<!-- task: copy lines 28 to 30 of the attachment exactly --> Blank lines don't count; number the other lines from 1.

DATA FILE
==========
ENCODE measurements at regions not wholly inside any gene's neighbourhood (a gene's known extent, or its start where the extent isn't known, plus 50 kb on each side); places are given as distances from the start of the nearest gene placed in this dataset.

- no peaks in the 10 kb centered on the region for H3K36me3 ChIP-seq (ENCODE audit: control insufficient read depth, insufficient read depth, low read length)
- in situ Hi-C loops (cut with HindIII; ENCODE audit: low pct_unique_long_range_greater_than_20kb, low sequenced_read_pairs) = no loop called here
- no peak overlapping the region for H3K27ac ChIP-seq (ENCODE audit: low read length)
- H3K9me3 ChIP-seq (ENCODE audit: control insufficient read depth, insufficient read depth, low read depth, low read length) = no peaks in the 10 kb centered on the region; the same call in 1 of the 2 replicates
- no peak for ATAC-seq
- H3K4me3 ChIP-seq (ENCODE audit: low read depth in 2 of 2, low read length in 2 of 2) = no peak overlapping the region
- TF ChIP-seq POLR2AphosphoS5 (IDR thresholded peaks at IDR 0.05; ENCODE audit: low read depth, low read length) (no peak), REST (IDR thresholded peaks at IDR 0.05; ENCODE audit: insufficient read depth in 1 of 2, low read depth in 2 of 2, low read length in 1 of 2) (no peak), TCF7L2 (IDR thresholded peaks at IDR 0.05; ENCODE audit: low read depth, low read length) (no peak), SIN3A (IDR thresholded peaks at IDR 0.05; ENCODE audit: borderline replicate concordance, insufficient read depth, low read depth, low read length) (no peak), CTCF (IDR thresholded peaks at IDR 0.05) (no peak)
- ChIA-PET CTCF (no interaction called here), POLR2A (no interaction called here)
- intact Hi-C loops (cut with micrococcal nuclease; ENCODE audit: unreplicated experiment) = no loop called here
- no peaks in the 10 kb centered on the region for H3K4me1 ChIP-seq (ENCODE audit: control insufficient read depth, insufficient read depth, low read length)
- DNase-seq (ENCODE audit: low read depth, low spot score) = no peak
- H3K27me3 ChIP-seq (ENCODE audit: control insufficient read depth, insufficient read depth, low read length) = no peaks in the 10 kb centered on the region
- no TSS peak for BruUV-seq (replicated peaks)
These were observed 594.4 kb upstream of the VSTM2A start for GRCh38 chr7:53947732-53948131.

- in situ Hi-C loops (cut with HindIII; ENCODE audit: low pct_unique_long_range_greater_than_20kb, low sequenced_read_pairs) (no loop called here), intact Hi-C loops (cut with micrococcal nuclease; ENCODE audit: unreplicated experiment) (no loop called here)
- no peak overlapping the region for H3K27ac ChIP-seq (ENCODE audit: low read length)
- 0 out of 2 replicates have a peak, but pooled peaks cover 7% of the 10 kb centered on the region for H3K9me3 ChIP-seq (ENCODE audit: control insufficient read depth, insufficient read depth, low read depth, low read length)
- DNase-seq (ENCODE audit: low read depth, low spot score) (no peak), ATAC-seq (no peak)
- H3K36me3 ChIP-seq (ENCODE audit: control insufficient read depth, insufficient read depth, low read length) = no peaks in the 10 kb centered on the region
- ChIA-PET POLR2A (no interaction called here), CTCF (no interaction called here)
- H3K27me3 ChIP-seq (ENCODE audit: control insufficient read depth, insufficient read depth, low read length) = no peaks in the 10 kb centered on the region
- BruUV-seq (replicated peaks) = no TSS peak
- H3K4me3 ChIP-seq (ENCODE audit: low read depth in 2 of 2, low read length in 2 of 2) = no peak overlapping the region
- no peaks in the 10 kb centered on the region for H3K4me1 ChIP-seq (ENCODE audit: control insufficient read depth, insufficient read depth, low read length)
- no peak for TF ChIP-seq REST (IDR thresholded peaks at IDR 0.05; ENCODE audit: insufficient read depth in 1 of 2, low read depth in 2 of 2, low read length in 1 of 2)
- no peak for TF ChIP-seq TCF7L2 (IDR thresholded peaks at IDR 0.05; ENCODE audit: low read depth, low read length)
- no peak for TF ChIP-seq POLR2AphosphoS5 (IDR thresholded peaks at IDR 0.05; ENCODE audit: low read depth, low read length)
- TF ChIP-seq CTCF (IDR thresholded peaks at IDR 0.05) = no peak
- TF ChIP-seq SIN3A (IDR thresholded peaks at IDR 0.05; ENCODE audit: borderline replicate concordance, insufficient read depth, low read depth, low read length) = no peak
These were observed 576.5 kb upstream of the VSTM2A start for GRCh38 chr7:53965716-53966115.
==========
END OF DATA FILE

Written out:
- no peak for TF ChIP-seq POLR2AphosphoS5 (IDR thresholded peaks at IDR 0.05; ENCODE audit: low read depth, low read length)
- TF ChIP-seq CTCF (IDR thresholded peaks at IDR 0.05) = no peak
- TF ChIP-seq SIN3A (IDR thresholded peaks at IDR 0.05; ENCODE audit: borderline replicate concordance, insufficient read depth, low read depth, low read length) = no peak